Very very strange. There is an interesting new metagenomics paper that has come out in Science this week. It is titled “Untangling Genomes from Metagenomes: Revealing an Uncultured Class of Marine Euryarchaeota” and it is from the Armbrust lab at U. Washington.
One of the main points of this paper is that the lab has developed software that apparently can help assemble the complete genomes of organisms that are present in low abundance in a metagenomic sample. At some point I will comment on the science in the paper, (which seems very interesting) though as the paper in non Open Access I feel uncomfortable doing so since many of the readers of this blog will not be able to read it.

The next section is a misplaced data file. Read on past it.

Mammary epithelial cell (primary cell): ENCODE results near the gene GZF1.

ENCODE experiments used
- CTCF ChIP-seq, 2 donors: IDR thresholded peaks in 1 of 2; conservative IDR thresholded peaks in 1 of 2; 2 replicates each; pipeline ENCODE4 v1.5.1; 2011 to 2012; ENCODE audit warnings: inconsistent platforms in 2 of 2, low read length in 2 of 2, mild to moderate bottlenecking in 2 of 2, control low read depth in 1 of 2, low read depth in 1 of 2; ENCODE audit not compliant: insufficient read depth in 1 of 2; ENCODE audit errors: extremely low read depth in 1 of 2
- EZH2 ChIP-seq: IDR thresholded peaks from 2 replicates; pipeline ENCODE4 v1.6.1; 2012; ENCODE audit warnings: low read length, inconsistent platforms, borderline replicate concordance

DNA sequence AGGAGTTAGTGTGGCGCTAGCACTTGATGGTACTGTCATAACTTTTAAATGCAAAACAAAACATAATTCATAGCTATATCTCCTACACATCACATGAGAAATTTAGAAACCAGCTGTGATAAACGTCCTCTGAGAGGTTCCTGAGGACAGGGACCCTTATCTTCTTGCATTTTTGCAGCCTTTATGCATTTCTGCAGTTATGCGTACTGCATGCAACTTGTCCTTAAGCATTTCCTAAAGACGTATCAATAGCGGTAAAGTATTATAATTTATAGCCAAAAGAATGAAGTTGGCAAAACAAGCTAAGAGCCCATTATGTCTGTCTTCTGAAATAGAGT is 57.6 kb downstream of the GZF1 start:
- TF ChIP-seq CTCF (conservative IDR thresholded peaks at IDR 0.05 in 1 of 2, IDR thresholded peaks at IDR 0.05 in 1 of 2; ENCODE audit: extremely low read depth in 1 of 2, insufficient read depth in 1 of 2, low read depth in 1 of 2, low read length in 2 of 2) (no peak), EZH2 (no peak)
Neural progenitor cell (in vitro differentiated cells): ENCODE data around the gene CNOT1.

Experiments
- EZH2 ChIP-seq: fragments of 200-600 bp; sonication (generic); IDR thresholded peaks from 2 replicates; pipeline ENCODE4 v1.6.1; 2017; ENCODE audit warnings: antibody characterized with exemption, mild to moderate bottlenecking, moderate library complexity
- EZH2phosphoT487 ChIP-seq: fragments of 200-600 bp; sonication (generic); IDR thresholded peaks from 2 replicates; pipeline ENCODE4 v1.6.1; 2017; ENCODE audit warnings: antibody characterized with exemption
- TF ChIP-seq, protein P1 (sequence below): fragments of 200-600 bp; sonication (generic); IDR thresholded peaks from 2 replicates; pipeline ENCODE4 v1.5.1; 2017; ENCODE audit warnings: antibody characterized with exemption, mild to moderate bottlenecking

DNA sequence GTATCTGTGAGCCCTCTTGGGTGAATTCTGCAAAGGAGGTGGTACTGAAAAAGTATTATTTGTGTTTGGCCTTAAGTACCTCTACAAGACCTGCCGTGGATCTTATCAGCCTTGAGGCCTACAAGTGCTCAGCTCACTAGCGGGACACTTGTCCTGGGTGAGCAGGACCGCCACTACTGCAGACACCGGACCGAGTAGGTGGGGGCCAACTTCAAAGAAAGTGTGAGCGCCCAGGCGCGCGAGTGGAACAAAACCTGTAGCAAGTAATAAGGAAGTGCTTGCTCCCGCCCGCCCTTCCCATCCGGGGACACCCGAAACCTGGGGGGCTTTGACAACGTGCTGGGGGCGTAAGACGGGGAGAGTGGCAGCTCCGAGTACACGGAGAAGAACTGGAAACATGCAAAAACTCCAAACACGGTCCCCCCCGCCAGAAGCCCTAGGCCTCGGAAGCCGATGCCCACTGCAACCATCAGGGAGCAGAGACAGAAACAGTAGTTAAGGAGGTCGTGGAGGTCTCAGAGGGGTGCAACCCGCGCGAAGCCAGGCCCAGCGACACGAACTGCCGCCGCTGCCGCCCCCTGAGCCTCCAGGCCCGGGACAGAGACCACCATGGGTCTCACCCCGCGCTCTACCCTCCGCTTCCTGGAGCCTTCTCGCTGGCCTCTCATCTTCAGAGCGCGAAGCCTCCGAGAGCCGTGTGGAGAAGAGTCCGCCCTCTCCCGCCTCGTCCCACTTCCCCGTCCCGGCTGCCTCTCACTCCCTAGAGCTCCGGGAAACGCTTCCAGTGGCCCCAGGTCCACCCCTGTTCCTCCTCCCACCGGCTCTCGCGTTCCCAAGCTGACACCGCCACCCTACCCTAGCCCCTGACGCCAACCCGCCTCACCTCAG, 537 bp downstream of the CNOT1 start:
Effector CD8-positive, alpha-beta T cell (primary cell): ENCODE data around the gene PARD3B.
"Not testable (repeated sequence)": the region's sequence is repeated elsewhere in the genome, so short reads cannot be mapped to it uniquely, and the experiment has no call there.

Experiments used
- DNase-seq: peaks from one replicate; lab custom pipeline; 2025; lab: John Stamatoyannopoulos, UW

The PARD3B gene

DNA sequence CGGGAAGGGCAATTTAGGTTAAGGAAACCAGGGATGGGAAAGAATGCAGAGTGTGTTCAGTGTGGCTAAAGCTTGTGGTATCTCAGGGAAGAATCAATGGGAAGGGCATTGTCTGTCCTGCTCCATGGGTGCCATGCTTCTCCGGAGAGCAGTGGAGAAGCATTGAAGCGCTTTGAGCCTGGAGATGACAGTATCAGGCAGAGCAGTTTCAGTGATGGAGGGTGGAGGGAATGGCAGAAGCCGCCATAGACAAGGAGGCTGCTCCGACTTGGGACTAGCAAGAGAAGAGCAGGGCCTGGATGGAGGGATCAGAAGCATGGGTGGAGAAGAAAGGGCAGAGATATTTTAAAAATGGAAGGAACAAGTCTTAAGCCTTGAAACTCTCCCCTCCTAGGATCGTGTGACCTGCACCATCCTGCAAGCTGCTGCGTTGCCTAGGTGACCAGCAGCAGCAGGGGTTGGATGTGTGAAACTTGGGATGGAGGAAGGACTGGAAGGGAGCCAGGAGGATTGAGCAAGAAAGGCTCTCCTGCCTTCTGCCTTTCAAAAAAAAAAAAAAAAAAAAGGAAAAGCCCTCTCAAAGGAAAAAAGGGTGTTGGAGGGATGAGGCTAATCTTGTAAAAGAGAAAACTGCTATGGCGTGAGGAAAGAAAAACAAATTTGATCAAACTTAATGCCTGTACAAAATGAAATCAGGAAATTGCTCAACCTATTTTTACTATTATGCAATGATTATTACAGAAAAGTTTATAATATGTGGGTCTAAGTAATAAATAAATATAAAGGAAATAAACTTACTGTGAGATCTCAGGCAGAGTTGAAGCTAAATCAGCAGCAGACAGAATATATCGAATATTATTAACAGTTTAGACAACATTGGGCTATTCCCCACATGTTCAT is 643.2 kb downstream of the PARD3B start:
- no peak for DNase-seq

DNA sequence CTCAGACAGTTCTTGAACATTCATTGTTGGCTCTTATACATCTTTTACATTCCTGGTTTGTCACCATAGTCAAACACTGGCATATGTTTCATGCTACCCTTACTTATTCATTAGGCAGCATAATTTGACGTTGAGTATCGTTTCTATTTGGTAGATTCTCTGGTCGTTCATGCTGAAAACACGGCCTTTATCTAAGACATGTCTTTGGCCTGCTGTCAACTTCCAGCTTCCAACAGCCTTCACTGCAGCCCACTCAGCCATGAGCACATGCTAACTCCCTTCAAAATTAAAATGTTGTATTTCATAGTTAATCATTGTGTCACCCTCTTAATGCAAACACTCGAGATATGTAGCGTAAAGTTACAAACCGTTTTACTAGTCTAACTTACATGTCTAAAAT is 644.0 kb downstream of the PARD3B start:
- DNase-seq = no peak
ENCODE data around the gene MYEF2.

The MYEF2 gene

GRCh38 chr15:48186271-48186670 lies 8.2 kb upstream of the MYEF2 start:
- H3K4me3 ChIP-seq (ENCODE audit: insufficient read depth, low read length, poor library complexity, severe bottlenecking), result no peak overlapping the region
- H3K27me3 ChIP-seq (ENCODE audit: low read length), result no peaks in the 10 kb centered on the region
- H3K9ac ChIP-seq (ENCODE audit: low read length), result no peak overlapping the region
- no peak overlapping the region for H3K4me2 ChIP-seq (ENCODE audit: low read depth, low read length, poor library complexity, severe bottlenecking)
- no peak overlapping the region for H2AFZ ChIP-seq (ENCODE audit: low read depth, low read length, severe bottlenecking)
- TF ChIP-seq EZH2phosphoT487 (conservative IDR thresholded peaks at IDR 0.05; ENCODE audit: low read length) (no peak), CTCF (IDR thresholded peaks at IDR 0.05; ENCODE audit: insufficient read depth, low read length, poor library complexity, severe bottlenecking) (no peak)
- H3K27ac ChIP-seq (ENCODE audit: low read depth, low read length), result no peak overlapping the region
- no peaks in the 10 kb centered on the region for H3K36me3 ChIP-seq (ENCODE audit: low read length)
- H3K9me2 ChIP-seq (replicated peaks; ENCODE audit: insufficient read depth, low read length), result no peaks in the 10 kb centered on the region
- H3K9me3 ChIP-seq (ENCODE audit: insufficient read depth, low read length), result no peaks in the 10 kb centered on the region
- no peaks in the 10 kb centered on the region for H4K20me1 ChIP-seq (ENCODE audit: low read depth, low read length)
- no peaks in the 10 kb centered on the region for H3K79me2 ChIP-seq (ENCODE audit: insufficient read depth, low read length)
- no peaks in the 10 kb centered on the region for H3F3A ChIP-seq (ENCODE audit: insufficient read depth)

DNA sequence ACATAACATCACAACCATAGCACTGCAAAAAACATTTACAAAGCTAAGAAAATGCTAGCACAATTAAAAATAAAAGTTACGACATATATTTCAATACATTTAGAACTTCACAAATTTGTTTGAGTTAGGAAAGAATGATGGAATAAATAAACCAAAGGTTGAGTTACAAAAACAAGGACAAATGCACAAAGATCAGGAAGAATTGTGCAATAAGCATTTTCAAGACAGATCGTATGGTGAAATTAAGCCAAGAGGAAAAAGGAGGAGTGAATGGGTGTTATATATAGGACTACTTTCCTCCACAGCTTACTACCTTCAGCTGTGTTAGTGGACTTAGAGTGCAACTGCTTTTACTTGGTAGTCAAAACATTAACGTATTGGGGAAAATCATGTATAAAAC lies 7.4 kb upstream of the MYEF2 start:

But something else relating to this paper is worth noting and it is disturbing to me. In a Nature News story on the paper by Virginia Gewin there is some detail about the computational method used in the paper:
“He developed a computational method to break the stitched metagenome into chunks that could be separated into different types of organisms. He was then able to assemble the complete genome of Euryarchaeota, even though it was rare within the sample. He plans to release the software over the next six months.”
What? It is imperative that software that is so critical to a publication be released in association with the paper. It is really unacceptable for the authors to say “we developed a novel computational method” and then to say “we will make it available in six months”. I am hoping the authors change their mind on this but I find it disturbing that Science would allow publication of a paper highlighting a new method and then not have the method be available. If the methods and results in a paper are not usable how can one test/reproduce the work?